Counting the cost of labor shortages in Australia and New Zealand

The decision by the nations of Australia and New Zealand to shut their borders to non-residents during the pandemic has helped suppress COVID-19 and enabled economic growth and corporate profits to beat expectations. However, 15 months on, critics warn that these “closed-off” policies are now causing significant problems for businesses, which face worsening skills shortages that are raising costs and affecting output.

Many industries are advocating a relaxation of border and visa rules, even as the highly infectious Delta strain of coronavirus prompts authorities to tighten rules again. The booming Australian agricultural sector, which has helped the economy come out of its first recession in almost 30 years, is among the worst affected. In New Zealand restaurants and cafés face such critical staff shortages they recently held a nationwide protest to lobby the government to relax visa rules for overseas workers.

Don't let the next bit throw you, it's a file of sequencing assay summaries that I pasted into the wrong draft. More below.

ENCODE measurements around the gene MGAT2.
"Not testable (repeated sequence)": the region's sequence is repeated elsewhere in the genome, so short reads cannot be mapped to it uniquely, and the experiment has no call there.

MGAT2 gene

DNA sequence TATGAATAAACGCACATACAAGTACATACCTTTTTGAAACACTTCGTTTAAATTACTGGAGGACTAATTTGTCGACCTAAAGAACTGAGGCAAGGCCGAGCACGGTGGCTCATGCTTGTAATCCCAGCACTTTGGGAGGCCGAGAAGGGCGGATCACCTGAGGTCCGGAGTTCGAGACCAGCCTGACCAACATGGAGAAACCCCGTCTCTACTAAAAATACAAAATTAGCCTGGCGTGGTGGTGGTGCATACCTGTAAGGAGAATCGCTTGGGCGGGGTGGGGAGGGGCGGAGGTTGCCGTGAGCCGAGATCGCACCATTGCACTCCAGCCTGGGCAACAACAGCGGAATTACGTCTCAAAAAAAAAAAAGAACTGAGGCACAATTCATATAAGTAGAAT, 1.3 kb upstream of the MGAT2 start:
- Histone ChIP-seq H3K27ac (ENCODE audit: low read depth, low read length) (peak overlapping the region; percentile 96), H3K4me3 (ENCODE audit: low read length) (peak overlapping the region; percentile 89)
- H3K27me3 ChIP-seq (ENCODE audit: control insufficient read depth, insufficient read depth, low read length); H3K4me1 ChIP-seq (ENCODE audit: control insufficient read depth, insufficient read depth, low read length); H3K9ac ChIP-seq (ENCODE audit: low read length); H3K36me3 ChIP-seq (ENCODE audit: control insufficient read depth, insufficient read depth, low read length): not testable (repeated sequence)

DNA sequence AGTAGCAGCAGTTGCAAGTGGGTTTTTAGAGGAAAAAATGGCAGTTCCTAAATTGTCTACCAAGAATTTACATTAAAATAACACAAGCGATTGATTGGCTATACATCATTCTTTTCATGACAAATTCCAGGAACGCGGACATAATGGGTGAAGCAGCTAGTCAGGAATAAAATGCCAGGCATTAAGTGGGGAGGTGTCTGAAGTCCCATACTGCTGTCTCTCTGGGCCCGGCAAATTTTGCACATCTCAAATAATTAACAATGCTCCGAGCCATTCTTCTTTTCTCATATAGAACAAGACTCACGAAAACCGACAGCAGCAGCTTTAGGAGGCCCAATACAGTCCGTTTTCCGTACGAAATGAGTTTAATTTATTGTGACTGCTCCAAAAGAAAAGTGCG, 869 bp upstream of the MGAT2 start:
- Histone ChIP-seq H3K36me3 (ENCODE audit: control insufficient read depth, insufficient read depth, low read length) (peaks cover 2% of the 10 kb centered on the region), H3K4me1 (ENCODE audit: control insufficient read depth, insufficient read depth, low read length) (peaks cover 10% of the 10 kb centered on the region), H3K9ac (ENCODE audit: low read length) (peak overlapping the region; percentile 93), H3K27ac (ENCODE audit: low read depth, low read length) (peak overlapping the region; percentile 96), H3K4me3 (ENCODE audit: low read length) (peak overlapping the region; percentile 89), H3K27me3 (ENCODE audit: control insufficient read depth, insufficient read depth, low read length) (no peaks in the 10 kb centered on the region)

Australia’s unemployment rate hit a decade low of 4.9 per cent in June, although this could rise as a result of fresh outbreaks of COVID this month. New Zealand’s jobless rate is 4.7 per cent.

Australian farmers have reported A$58.4m in crops lost because of labor shortages since December, according to a National Crop Lost Register set up by farm lobby group Growcom.

Easing border restrictions for business is politically tricky with 34,000 Australians stranded overseas. And last week, tougher flight caps were imposed on arrivals, which halved the number of passengers allowed to enter the country to just over 3,000 a week. Health experts say Australian and New Zealand authorities cannot reopen their borders yet because of low COVID immunisation rates, with just 10.8 per cent and 11.7 per cent of the respective populations fully vaccinated.

According to todayuknews.com, Australia’s Treasury forecasts that the international border will not reopen until at least mid-2022.


Photo source: Dreamstime.com


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